Gov. Bruce Rauner on Monday signed legislation that extends unemployment benefits for steelworkers who were laid off at Granite City Works to 52 weeks from 26 weeks.
About 2,000 people were laid off from the steel plant last winter when Granite City Works’ blast furnaces, steel-making facilities and the hot strip mill were idled in response to challenging global market conditions.
Roughly 220 employees are being brought back in mid-February by U.S. Steel, which plans to begin processing slabs on the hot strip mill at Granite City Works as the steel corporation plans to make upgrades at other plants.
This legislation will help the hard-working families of the metro-east who lost their jobs through no fault of their own. While we are encouraged by the recent news that more than 200 jobs will return to the Granite City facility, we hope that by extending unemployment benefits we are able to help the other laid-off workers bridge the gap until they are gainfully employed again.
Gov. Bruce Rauner
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“This legislation will help the hard-working families of the metro-east who lost their jobs through no fault of their own,” Rauner said in a statement. “While we are encouraged by the recent news that more than 200 jobs will return to the Granite City facility, we hope that by extending unemployment benefits we are able to help the other laid off workers bridge the gap until they are gainfully employed again.”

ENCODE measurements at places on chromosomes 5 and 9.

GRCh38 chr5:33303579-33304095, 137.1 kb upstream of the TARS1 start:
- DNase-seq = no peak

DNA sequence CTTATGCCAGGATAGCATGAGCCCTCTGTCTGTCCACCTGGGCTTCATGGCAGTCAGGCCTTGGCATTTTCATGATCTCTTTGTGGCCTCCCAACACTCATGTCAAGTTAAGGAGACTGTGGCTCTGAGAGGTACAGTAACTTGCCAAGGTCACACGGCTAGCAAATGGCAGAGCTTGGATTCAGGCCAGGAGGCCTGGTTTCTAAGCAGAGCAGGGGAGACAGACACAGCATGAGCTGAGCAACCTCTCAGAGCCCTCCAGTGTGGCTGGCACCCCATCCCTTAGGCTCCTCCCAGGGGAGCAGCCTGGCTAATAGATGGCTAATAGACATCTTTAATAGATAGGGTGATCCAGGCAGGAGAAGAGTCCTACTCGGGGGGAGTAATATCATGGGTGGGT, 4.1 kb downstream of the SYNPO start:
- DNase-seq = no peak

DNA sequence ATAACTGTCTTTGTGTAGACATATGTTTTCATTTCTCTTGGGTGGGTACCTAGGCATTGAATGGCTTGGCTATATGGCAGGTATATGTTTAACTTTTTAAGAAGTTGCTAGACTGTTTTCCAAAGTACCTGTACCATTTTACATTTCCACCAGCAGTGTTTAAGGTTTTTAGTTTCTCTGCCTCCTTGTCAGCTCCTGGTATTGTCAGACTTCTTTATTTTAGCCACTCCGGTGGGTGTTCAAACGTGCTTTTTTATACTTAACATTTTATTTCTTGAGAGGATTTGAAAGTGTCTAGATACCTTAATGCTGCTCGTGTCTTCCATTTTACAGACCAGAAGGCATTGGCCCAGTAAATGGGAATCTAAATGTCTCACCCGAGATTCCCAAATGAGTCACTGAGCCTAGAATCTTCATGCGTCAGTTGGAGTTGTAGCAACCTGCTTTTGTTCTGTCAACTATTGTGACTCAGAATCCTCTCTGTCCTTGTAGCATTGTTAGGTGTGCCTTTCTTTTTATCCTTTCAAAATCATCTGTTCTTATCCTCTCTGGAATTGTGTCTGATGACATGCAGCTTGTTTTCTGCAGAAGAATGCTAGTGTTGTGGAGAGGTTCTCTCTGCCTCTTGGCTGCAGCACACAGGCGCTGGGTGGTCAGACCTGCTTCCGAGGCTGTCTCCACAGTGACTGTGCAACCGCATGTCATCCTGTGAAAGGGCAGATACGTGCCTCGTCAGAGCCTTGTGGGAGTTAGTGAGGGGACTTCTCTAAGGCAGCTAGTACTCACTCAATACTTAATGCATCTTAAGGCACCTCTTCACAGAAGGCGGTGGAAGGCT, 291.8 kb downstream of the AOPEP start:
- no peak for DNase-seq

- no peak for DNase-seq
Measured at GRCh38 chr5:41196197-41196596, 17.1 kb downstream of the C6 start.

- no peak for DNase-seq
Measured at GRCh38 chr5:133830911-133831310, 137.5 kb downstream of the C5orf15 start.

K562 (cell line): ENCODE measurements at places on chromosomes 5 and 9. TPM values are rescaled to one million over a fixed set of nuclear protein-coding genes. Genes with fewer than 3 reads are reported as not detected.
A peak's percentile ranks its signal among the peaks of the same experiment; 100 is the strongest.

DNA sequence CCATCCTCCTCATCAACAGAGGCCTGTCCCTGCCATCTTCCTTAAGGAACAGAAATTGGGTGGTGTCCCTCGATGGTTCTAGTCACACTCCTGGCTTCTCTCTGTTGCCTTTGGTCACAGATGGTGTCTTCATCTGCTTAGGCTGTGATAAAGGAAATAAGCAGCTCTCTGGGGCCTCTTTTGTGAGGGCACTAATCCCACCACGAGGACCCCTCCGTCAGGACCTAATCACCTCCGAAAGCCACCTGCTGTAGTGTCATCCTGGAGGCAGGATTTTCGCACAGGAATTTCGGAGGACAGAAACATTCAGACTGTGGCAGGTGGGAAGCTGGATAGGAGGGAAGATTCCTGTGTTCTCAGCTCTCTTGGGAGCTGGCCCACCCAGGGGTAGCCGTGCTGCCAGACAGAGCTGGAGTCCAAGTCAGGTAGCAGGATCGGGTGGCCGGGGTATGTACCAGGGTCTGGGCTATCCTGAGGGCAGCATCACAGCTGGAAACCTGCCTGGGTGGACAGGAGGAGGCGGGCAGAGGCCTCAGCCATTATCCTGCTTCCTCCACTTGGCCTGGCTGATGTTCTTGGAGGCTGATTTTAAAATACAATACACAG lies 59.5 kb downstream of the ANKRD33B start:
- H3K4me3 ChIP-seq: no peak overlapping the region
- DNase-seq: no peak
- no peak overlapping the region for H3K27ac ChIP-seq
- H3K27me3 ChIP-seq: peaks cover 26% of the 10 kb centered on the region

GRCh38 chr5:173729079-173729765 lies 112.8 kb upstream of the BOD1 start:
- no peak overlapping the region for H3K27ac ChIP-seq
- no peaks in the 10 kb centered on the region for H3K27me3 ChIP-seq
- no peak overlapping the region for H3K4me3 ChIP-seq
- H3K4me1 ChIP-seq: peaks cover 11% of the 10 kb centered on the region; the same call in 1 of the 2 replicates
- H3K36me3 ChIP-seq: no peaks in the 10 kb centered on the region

State Rep. Jay Hoffman, D-Belleville, was one of the original sponsors of the legislation, along with State Rep. Dan Beiser, D-Alton and State Sen. Bill Haine, D-Alton.
“Through no fault of their own, the employees and families of the U.S. Steel plant in Granite City have been laid off, forced to make tremendous sacrifices and suffered greatly over the past year due to the illegal dumping of foreign steel into U.S. markets,” Hoffman said. “(The governor’s) action will certainly help these families during a very difficult time.”
Benefits will be paid out from the Unemployment Insurance Trust Fund, which is a special fund derived from a state unemployment tax paid by Illinois employers, not the state’s general revenue fund.
“This will help hundreds of steelworkers make ends meet while trying to remain hopeful U.S. Steel will restart its Granite City facility in 2017,” said Local 50 President Jason Chism.